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02/01/2018 - 18:12hs
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Brazil runs record trade surplus

Foreign sales exceeded imports by USD 67 billion in 2017, up 40.5% from the previous all-time high, which had come in 2016.



São Paulo – Brazil posted a USD 67 billion trade surplus last year, the Brazilian Ministry of Industry, Foreign Trade and Services reported this Tuesday (2). The record-high surplus is in line with the Ministry’s forecasts of a number in the USD 65 billion-USD 70 billion range. December saw a USD 4.998 billion surplus.

Last year’s surplus exceeded that of 2016 by 40.5%. the Ministry’s Foreign Trade secretary Abrão Neto stressed that whereas imports increased at a faster rate than exports in 2016, 2017 saw foreign sales climb faster.

Foreign sales from Brazil came out to USD 217.746 billion last year, up 18.5% year-on-year based on average daily numbers. The strongest result ever came in 2011, with exports fetching USD 256 billion.

Imports also increased in 2016, by 10.5% based on average daily figures, to a total of USD 150.745 billion.

“This pickup in imports indicates that Brazil’s economy is rebounding,” said the secretary, noting that imports increased the most for inputs and intermediate goods, which are relied on by industry and the agribusiness sector.

Abrão Neto said 2018 could see international trade increase further for Brazil, with imports picking up further. “But we still expect a robust surplus at around USD 50 billion, which will be our second biggest ever,” he pondered.

Highlights

Exports increased across the board with basic goods going up 28.7%, driven by crude oil, iron ore and soybeans. Semi-finished goods going up 13.3% on the back of semi-finished iron and steel products, cast iron and timber; and finished goods going up 9.4%, driven by fuel oils, earthmoving machinery and tractors.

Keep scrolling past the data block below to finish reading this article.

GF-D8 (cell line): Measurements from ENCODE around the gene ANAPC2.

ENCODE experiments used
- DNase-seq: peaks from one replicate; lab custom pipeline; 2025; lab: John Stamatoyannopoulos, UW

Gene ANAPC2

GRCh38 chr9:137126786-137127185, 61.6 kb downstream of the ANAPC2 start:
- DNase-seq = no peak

Brazil’s exports to the Middle East were up 16%, driven by raw sugar, iron ore, beef, chassis and motors, hunting and sports ammunition, aircraft motors and turbines, automobiles, refined sugar, coffee beans, flat-rolled iron and steel products, poultry, livestock, precious/semi-precious stones and aircraft.

Conversely, imports to Brazil were up 42.8% for fuel and lubricants, 11.2% for intermediate goods, and 7.9% for consumer goods. Capital goods imports dropped by 11.4%.

Brazil’s imports from Middle East countries climbed 12%, driven by crude oil, urea, potassium chloride, fertilizers, plastic polymers, aluminum alloys, non-fabrics, raw aluminum, plastic sheets, and aircraft parts.

*With information from Agência Brasil. Translated by Gabriel Pomerancblum

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